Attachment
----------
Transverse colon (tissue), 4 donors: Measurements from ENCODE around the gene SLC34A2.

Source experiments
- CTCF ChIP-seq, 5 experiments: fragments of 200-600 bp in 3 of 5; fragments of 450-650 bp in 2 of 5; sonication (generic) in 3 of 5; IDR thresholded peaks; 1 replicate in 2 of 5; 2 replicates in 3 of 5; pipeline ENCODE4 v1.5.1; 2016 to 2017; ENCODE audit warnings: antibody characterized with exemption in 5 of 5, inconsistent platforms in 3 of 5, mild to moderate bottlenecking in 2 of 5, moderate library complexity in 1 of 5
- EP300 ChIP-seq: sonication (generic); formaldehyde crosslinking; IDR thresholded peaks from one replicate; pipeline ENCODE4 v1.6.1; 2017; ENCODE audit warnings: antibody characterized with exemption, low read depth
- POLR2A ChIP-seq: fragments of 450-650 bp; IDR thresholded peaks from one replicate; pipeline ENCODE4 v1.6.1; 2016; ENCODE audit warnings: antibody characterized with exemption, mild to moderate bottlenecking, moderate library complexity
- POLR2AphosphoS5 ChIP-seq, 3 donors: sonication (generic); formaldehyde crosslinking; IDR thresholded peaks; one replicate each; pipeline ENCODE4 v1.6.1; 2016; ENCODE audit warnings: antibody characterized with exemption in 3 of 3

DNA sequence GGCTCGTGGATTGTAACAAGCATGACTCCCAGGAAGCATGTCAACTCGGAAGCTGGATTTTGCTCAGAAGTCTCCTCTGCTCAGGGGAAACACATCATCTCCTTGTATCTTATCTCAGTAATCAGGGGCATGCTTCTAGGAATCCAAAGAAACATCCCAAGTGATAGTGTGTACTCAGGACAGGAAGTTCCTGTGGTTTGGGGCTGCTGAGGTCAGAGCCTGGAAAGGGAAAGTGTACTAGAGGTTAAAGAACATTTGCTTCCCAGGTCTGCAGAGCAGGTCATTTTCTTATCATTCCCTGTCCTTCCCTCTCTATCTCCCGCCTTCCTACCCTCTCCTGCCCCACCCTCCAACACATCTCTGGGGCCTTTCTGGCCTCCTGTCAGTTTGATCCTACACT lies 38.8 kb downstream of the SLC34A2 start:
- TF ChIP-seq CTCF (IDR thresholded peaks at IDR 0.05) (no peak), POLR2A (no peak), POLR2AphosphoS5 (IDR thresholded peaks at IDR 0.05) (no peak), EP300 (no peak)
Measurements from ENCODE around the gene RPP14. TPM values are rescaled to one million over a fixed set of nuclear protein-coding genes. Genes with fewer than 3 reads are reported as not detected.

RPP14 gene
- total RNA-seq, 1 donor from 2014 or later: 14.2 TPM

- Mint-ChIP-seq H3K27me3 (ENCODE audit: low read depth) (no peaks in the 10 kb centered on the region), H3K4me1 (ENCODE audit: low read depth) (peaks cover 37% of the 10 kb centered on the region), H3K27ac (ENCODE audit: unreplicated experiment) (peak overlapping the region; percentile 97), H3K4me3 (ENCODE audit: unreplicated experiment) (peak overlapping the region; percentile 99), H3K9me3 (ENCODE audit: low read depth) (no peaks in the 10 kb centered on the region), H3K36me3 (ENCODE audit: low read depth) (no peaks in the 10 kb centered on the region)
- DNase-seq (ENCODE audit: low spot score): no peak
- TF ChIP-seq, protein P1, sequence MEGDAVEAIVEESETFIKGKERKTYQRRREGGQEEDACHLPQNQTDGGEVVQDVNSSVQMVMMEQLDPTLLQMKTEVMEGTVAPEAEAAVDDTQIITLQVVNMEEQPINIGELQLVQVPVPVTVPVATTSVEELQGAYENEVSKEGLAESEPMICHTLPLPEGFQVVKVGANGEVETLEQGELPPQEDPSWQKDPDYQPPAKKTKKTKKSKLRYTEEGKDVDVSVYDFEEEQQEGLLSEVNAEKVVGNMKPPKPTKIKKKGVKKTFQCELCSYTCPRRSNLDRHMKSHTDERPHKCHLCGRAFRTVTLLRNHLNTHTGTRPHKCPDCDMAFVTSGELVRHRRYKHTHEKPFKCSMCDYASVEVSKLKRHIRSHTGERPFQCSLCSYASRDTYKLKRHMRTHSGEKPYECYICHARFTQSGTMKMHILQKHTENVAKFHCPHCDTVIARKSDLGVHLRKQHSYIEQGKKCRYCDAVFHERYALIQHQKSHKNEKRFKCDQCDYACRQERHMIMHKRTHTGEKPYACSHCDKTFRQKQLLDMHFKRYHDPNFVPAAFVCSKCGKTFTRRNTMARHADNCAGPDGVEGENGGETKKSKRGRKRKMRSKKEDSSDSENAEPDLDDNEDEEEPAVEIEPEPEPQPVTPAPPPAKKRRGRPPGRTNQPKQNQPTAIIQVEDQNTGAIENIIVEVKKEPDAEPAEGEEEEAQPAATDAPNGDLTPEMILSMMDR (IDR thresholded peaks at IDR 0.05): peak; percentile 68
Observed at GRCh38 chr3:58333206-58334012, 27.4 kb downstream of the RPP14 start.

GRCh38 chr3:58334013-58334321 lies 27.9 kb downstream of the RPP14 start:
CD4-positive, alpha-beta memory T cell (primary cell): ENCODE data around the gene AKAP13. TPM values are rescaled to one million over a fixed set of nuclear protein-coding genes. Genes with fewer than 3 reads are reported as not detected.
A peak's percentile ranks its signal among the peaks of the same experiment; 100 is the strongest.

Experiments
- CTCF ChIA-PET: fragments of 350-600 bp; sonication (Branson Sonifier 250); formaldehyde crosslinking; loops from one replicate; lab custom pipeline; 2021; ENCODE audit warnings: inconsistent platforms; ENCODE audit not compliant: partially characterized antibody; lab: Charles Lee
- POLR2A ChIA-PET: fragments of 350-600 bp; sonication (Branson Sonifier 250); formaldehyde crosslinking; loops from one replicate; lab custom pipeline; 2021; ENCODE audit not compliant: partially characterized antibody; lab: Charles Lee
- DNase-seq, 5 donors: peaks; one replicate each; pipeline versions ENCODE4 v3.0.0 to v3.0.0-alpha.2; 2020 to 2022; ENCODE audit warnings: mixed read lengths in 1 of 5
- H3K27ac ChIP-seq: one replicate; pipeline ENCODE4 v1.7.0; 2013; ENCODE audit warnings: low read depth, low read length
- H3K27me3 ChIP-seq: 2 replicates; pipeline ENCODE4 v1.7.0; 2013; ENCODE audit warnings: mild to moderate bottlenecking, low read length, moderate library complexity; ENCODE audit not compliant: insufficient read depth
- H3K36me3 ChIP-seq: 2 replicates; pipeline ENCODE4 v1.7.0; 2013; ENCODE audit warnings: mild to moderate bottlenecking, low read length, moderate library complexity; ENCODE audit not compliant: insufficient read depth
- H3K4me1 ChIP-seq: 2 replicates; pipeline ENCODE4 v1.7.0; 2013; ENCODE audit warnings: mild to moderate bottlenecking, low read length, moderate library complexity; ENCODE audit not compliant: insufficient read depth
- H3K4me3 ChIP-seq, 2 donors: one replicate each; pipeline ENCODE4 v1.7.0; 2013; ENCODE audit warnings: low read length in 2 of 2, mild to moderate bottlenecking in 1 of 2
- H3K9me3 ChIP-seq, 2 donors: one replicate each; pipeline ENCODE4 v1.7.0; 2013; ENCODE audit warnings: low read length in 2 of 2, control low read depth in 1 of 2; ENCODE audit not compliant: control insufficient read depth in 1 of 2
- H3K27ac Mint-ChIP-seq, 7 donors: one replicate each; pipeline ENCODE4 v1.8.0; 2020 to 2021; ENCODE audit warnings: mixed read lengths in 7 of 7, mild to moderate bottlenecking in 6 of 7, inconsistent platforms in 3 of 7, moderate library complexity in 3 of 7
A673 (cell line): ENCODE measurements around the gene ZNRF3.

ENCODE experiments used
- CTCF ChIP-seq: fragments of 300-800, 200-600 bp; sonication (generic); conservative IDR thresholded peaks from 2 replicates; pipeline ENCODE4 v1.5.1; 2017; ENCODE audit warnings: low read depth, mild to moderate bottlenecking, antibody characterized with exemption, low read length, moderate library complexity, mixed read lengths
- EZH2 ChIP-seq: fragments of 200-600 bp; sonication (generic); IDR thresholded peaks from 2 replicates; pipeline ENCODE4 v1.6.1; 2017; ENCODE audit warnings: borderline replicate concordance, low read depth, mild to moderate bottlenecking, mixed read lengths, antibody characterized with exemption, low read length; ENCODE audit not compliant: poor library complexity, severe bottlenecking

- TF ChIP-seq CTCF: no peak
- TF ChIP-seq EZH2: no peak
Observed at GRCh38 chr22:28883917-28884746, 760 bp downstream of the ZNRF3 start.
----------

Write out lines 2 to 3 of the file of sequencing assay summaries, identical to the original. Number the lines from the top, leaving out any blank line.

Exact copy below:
Source experiments
- CTCF ChIP-seq, 5 experiments: fragments of 200-600 bp in 3 of 5; fragments of 450-650 bp in 2 of 5; sonication (generic) in 3 of 5; IDR thresholded peaks; 1 replicate in 2 of 5; 2 replicates in 3 of 5; pipeline ENCODE4 v1.5.1; 2016 to 2017; ENCODE audit warnings: antibody characterized with exemption in 5 of 5, inconsistent platforms in 3 of 5, mild to moderate bottlenecking in 2 of 5, moderate library complexity in 1 of 5